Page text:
As a Rangers fan I imagine I’m guiltier than most in my love for prospects. This was, of course, birthed from my more impressionable years as a baseball fan, when the team I invested my time and emotion into was so bad that I chose to attach my hopes to less-than-sure things who weren’t around yet to disappoint me. That mystery, the mystery that a prospect could someday turn into something, was my necessary escape from watching a trash major league club.
Even at that, back in the early 2000’s there weren’t very many flashy, high-aptitude players in the Rangers farm system. Aside impact prospects like Mark Teixeira or Hank Blalock, it was mostly crap. I mean, there was actually a time when Thomas Diamond, Edinson Volquez and John Danks were supposed to be the saviors of the franchise, with Eric Hurley on the way to fill in at the back of the rotation. Whoops.
As I’ve come to realize in 23 years of life — give or take 15 of those closely following the Rangers — best laid plans don’t always work out. In fact, most of the time they don’t. Or maybe that’s just me. Some prospects turn out to be cornerstones of the franchise, like Ian Kinsler, and others are like failed relationships: There’s a time you think they’ll materialize and everything will be magical forevermore, but they inevitably find a way to break your heart.
In 2013, just about everything that was once the Rangers (as we knew them) is dead. The major league team is 1.0 game behind the Tigers and Red Sox for the best record in the American League, and the farm system is thriving, flush with potential impact at the lower levels.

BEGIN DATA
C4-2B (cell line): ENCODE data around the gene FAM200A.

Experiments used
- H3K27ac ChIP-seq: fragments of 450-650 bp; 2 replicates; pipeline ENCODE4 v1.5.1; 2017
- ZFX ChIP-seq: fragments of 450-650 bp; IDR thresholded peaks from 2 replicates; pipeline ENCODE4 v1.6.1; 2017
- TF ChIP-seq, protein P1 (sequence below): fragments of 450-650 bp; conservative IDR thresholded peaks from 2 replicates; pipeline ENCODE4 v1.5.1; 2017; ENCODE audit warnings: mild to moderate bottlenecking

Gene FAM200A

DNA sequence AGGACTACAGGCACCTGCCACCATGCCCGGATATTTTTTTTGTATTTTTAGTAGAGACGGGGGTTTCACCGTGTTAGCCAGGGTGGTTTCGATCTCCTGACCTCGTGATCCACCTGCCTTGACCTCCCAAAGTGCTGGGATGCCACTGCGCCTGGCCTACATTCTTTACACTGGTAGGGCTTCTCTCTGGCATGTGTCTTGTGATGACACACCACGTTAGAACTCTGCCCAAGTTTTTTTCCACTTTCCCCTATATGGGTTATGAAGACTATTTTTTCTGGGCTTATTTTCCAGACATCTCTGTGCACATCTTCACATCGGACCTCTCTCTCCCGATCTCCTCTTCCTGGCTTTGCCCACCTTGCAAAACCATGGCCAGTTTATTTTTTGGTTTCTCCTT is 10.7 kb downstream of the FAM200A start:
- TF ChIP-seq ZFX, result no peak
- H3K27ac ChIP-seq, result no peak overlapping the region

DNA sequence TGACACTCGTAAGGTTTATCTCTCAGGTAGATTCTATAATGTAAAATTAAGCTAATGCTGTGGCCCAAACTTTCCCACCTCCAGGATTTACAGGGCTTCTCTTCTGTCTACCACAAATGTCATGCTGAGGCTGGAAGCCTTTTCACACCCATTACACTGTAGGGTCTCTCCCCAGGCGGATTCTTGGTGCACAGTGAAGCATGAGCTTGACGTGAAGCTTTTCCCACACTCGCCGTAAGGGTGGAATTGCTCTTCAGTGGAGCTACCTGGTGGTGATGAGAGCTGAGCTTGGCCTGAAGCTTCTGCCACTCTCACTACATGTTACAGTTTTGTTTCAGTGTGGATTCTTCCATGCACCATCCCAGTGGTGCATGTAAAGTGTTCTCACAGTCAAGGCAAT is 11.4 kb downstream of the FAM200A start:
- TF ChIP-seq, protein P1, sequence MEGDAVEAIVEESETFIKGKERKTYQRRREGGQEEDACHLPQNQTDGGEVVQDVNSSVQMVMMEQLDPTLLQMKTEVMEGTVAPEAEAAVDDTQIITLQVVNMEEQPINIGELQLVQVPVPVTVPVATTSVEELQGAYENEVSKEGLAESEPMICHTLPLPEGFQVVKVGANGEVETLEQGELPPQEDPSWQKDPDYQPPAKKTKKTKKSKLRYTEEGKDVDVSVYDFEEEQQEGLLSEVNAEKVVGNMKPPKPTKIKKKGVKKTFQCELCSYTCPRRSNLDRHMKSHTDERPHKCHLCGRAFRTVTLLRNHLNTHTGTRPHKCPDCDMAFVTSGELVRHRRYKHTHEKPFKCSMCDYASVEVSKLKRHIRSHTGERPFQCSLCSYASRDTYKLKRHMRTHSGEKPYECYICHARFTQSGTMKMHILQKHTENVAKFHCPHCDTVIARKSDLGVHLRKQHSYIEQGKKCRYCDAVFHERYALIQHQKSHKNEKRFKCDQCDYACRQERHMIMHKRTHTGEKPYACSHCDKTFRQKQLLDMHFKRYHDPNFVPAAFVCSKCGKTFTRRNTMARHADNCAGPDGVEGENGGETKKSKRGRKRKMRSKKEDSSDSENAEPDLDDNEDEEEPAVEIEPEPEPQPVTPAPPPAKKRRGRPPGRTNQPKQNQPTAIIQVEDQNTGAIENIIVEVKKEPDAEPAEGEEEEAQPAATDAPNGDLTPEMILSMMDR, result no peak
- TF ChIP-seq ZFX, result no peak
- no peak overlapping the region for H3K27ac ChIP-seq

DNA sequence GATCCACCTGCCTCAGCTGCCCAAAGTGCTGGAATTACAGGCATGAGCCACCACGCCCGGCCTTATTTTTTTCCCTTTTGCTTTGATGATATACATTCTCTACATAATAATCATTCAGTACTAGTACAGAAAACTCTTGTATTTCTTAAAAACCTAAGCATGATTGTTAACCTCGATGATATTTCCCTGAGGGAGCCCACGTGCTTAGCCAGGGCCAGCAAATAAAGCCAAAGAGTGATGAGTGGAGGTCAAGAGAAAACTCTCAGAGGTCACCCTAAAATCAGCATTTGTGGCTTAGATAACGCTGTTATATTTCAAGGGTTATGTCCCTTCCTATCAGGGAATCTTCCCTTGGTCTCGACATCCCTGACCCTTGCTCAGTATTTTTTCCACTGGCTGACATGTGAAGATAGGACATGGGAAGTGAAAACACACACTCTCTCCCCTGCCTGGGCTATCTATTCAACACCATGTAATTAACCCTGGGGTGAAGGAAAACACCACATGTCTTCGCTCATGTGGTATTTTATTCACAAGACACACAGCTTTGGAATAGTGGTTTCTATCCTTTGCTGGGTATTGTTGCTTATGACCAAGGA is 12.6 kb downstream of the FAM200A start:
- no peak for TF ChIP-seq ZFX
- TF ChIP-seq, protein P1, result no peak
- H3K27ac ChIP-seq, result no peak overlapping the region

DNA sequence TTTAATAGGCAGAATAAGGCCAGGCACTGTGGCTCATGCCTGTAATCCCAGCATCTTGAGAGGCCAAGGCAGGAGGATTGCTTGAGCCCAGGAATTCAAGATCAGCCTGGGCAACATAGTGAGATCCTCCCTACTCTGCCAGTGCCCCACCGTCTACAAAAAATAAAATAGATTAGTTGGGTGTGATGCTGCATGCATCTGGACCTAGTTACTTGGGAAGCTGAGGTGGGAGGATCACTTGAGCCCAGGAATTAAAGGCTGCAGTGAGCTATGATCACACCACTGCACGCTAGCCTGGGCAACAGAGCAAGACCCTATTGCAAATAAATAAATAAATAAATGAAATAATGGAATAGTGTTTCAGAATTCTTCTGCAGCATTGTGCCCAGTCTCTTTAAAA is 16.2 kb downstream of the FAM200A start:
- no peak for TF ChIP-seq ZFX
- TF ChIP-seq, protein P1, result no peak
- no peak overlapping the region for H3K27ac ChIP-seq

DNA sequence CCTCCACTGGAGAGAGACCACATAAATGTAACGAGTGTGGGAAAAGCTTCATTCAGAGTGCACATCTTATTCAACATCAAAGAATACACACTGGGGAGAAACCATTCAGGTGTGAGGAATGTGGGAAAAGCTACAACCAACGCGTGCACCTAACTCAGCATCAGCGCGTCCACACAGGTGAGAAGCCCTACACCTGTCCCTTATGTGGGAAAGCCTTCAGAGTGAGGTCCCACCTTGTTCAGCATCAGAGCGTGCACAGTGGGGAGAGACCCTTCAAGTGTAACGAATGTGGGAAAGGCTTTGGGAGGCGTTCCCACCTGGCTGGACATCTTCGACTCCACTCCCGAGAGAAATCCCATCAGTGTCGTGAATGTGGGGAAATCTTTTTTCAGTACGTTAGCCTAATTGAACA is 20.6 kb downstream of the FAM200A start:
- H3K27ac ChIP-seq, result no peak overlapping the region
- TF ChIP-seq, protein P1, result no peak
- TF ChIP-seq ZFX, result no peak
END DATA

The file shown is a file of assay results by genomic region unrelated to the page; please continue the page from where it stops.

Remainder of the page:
And no one is supposed to have more impact than 2013’s #1 prospect in baseball, 20 year-old Jurickson Profar.
I believe in his future like I believe in Yu Darvish‘s future: I think he is going to be one of MLB’s best players over the next decade. I’m likely exercising at least a fraction of bias since they’re both Rangers, but it’s hard to argue with the consensus of several intelligent talent evaluators who have scouted Jurickson over the last 3 years, and you’d just be a flat-out hater to the highest degree if you denied Darvish’s placement not only as a top-of-the-rotation pitcher, but as a TORP among TORPs.
With all praise given as deserved, I’m beginning to wonder if Jurickson Profar may better be suited for reduced action as we move down the stretch. Let’s look at some math:
By virtue of his .236/.304/.330 (71 wRC+) triple slash line, Profar’s production has been dipping at a fairly sizable rate in recent weeks.
In the 2nd half, where Jurickson has been an almost-everyday player, he hasn’t hit the ball with any authority to speak of, batting .239/.292/.299 (59 wRC+) with 2 extra-base hits (1 HR, 1 2B). On the season, he’s the only Ranger with any consistent playing time who is currently sub-replacement level (-0.4 fWAR).
The Rangers have had some clunkers this year, noticeably David Murphy (+0.6 fWAR in 408 PA’s) and Mitch Moreland (+0.7 fWAR in 385 PA’s), but it’s fair to say all this experience Jurickson Profar has received in the major leagues has come at a cost, at least in 2013. In an ideal world Profar wouldn’t be playing as much as he is, and I get that. But this season is going to come down to the wire with the Athletics, and as much as I love seeing my top prospect playing, my mind tells me I’d rather win the division, and I’m not sure Profar is the guy to take me there. Not this year, at least.
It’s my sincere hope that Lance Berkman returns soon, and fulfills the DH spot with his patented on-base ability, which at .355 — what it was in his 282 plate appearances — would be a significant 51-point upgrade on where Profar currently sits.
That is, of course, acknowledging that Lance can do much better than that when he returns. He could be the most subtle of secret weapons down the stretch. I firmly believe that.
Jurickson Profar, on the other hand, could use a breather. I’d love it if the Rangers clinched the division early and he could get his licks in in the last week of September, then it would just be icing on the cake. But if Berkman returns in a suitable fashion, the lineup should have its shape for the stretch run, with Profar returning to limited duty on the bench.
Addendum: Shame on you if the question mark in the headline made you want to click on this article.